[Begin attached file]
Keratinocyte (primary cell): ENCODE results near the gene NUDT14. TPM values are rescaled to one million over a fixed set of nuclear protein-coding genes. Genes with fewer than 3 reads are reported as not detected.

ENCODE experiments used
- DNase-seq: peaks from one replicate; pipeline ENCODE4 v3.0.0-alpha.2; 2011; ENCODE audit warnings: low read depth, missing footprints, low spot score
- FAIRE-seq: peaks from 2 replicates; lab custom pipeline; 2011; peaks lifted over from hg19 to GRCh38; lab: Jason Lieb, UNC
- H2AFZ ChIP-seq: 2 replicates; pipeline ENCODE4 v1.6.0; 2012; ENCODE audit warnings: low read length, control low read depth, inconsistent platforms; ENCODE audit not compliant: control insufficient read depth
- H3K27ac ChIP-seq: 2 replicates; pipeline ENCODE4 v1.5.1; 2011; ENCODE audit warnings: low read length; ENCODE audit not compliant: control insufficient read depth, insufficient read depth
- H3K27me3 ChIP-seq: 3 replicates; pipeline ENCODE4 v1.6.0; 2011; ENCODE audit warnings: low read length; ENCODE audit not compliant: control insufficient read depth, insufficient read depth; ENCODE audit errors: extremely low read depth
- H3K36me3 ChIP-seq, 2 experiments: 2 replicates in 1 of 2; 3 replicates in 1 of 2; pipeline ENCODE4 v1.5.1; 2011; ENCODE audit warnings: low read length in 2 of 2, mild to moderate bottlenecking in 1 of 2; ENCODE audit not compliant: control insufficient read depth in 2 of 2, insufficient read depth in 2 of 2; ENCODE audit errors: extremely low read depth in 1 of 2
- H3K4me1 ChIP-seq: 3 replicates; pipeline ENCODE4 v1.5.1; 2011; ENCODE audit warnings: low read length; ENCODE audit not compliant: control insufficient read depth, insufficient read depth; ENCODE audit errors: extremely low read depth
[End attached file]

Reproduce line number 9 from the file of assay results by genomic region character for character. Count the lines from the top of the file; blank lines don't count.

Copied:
- H3K4me1 ChIP-seq: 3 replicates; pipeline ENCODE4 v1.5.1; 2011; ENCODE audit warnings: low read length; ENCODE audit not compliant: control insufficient read depth, insufficient read depth; ENCODE audit errors: extremely low read depth